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discipline but also because this format was the most conducive to the wielding of dissident symbolic capital. Klaus correctly perceived that this format would constitute a limit on his authority: “At the time of implementation of the economic reform . . . the central issue is one of unity and discipline within OF and its ability to accept the govern­ ment’s decision.”21 When Klaus was elected chairman of OF and attempted to impose party discipline, the president’s party formed a “liberal” parliamentary club within OF and voted against the expul­ sion of the reform Communists. They knew that they would be the next to get the boot. Even in February 1991, when OF actually split, they still tried to maintain their moral authority by pleading to keep OF as a formal alliance between its different splinters, with Havel as its nominal leader, i.e., the best-known dissident with the most sym­ bolic capital. Klaus, of course, refused. As we saw above, in his struggle with the reform Communists, Klaus benefited from his association with the dissidents, who endowed his strategy with the symbolic capital needed to interpret and condemn the past. But this also meant that Klaus was depend­ ent on the dissidents and that oncé he clashed with them he was vul­ nerable to the same treatment to which he was submitting the reform Communists. Indeed, some dissidents began implying as much: “A critical analysis of our political development since 1989 shows that not simply old dissenters were among the politically active . . . but also people who . . . wanted in this way to cover up their com pro­ mising cooperation with the old regime.”22 Since the struggles against the dissidents and against the reform Communists were contemporaneous, Klaus’s problem was how to use in one struggle a weapon that was being continuously turned against him in the other. The solution was to split the dissident com­ munity by utilizing the emerging division between liberals and con­ servatives. Consequently, this struggle appeared as a debate not so much over the meaning of the past as over how best to deal with the sins of the past - whether the emphasis should be on confession or penance. The liberal dissidents emphasized the theme of universal guilt, i.e., the notion that under communism the whole population (apart from a virtuous few, the dissidents) was co-opted by the regime, and that therefore everybody was complicit in the crimes of communism. At the same time, they also emphasized the purify­ ing power of confession. In a sense, they strove to become pastors for the whole Czech nation, and thereby maintain a firmly “anti­ political” position in the political field: to be involved in politics without becoming stained by such involvement, to expend symbolic capital and yet accumulate more. Klaus and the conservative dissi-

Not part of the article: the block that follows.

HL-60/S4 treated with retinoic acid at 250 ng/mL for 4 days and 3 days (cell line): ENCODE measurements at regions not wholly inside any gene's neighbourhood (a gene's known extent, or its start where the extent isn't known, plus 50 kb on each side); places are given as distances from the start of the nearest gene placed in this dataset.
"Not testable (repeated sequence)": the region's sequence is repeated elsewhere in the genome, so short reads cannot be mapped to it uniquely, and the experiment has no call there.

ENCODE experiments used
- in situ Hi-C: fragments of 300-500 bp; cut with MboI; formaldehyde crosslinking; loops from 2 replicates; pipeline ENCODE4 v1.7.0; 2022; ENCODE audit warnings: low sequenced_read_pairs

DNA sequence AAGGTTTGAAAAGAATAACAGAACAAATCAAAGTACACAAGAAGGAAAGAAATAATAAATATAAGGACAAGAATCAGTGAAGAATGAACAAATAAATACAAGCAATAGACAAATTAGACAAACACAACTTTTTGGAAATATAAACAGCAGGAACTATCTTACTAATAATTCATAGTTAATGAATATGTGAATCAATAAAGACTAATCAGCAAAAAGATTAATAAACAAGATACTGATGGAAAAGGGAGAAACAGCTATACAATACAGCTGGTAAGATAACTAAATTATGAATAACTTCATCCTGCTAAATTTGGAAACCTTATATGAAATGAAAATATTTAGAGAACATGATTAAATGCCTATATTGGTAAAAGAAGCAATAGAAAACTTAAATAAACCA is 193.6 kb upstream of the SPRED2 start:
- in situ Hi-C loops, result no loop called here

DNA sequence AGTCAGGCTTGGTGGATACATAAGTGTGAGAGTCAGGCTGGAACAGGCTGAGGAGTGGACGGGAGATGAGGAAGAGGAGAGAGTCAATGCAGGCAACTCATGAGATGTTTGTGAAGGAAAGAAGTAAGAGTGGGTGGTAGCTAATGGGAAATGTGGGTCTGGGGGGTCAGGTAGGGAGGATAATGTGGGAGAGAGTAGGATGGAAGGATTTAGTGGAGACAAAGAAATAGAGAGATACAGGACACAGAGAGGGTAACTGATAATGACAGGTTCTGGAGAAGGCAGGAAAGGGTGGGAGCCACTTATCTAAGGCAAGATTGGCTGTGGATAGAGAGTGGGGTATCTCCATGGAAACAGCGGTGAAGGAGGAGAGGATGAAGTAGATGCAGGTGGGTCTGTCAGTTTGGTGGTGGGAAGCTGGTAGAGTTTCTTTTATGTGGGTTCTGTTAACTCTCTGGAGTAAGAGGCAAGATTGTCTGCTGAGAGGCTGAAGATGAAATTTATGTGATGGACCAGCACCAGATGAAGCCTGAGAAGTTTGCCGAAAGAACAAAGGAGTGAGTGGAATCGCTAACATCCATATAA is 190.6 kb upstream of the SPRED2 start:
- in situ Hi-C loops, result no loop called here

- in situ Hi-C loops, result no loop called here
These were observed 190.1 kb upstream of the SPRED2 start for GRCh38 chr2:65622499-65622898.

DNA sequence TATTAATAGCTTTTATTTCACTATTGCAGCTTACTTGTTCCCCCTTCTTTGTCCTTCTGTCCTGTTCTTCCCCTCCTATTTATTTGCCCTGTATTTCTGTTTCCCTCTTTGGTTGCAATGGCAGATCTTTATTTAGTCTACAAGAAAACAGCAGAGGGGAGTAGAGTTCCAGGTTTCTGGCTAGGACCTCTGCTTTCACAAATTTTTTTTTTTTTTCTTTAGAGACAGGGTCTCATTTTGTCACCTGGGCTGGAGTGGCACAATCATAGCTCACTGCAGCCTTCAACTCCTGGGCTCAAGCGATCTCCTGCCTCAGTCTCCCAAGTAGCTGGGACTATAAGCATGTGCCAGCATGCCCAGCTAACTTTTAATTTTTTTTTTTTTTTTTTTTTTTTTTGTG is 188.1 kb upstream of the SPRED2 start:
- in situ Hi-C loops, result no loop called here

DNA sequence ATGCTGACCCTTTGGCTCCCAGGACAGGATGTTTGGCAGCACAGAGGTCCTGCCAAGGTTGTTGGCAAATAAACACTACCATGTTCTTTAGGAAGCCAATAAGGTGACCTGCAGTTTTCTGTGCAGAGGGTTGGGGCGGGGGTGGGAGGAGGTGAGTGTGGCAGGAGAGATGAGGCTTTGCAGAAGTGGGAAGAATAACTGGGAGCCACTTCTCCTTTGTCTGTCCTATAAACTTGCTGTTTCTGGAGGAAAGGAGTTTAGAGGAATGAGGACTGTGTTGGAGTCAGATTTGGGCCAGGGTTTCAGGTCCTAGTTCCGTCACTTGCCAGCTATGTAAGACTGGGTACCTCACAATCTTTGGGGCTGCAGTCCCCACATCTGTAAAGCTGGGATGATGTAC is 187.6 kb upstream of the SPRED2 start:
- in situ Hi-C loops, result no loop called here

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dents, on the other hand, campaigned for what came to be known as “lustration” (lustrace). They sought to pass legislation that would require screening the past careers of any individual seeking to hold parliamentary office, or jobs in high-level governmental offices, the military, intelligence services, police corps, state media, state-owned enterprises, railways, banks, universities, and the judicial bench. Anyone found to have been in the past a member of the secret police (STB) or an informer for it, a party official from the district level up, a member of the people’s militia, or the national front action com­ mittees, would be barred for a five-year period from holding these positions. They explicitly rejected the thesis of universal guilt and turned it back at its formulators: “It was not ‘we’ who did this. None of ‘us’ would ever have had the audacity, for we do not know this type of ambition. Behind every arrogant attempt to draw up completely new social institutions, there lurks the cerebral and sometimes physical violence of a handful of self-important intellec­ tuals.”25 Thus lustration meant that specific culprits would substitute for universal guilt; screening would substitute for voluntary con­ fession; and penance in the form of a fixed period of excommunica­ tion would substitute for the absolution granted by the confessor. It also implied that the power to condemn and absolve would be usurped from the dissidents and turned against them by whomsoever controlled the mechanisms of screening. Lustration was a powerful weapon not only against the reform Communists but also against the dissidents, since their names were constantly mentioned in $TB files as candidates for recruitment as informers, and the dissidents had nothing but their word to counter accusations that they had collaborated. While the lustration law was not passed in parliament until October 1991, the usurpation of the liberal dissidents began much earlier, as part of Klaus’s strategy to purge OF. Already in October 1990, OF members were required to sign a statement that they never cooperated with the $TB. This was a useful screening device in that, while seem­ ingly unambiguous, it could serve to substantiate later accusations against the dissidents (viz., that they “lied” in their response to screen­ ing). A more dramatic moment came on 2 March 1991 when, in a nationally televised session of the federal assembly, a parliamentary committee of inquiry named ten members of parliament as former secret police informers (as well as 50 top civil servants and 10 officials in the presidential chancellery, a stronghold of the liberal dissidents). Included among them was Jan Kavan, a prominent émigré who had served as a key liaison between the dissidents and the West. The attack on Kavan, who was known to have social-democratic affinities and